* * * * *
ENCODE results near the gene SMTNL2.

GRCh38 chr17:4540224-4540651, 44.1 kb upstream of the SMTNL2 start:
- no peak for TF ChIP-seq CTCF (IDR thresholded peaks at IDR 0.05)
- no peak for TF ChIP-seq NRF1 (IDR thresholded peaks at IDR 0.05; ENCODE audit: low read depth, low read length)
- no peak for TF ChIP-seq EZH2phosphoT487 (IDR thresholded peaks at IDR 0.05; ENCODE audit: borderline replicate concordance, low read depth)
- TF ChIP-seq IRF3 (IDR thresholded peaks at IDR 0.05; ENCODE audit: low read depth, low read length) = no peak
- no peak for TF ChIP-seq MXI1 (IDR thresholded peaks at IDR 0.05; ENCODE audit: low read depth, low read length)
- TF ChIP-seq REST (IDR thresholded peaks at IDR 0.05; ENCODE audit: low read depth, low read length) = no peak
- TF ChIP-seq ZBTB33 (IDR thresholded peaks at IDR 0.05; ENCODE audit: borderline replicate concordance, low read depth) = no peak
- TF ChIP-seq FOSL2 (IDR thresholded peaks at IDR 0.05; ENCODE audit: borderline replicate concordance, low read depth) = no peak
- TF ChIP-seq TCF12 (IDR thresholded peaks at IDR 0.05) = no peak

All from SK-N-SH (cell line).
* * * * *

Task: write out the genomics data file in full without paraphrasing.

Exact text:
ENCODE results near the gene SMTNL2.

GRCh38 chr17:4540224-4540651, 44.1 kb upstream of the SMTNL2 start:
- no peak for TF ChIP-seq CTCF (IDR thresholded peaks at IDR 0.05)
- no peak for TF ChIP-seq NRF1 (IDR thresholded peaks at IDR 0.05; ENCODE audit: low read depth, low read length)
- no peak for TF ChIP-seq EZH2phosphoT487 (IDR thresholded peaks at IDR 0.05; ENCODE audit: borderline replicate concordance, low read depth)
- TF ChIP-seq IRF3 (IDR thresholded peaks at IDR 0.05; ENCODE audit: low read depth, low read length) = no peak
- no peak for TF ChIP-seq MXI1 (IDR thresholded peaks at IDR 0.05; ENCODE audit: low read depth, low read length)
- TF ChIP-seq REST (IDR thresholded peaks at IDR 0.05; ENCODE audit: low read depth, low read length) = no peak
- TF ChIP-seq ZBTB33 (IDR thresholded peaks at IDR 0.05; ENCODE audit: borderline replicate concordance, low read depth) = no peak
- TF ChIP-seq FOSL2 (IDR thresholded peaks at IDR 0.05; ENCODE audit: borderline replicate concordance, low read depth) = no peak
- TF ChIP-seq TCF12 (IDR thresholded peaks at IDR 0.05) = no peak

All from SK-N-SH (cell line).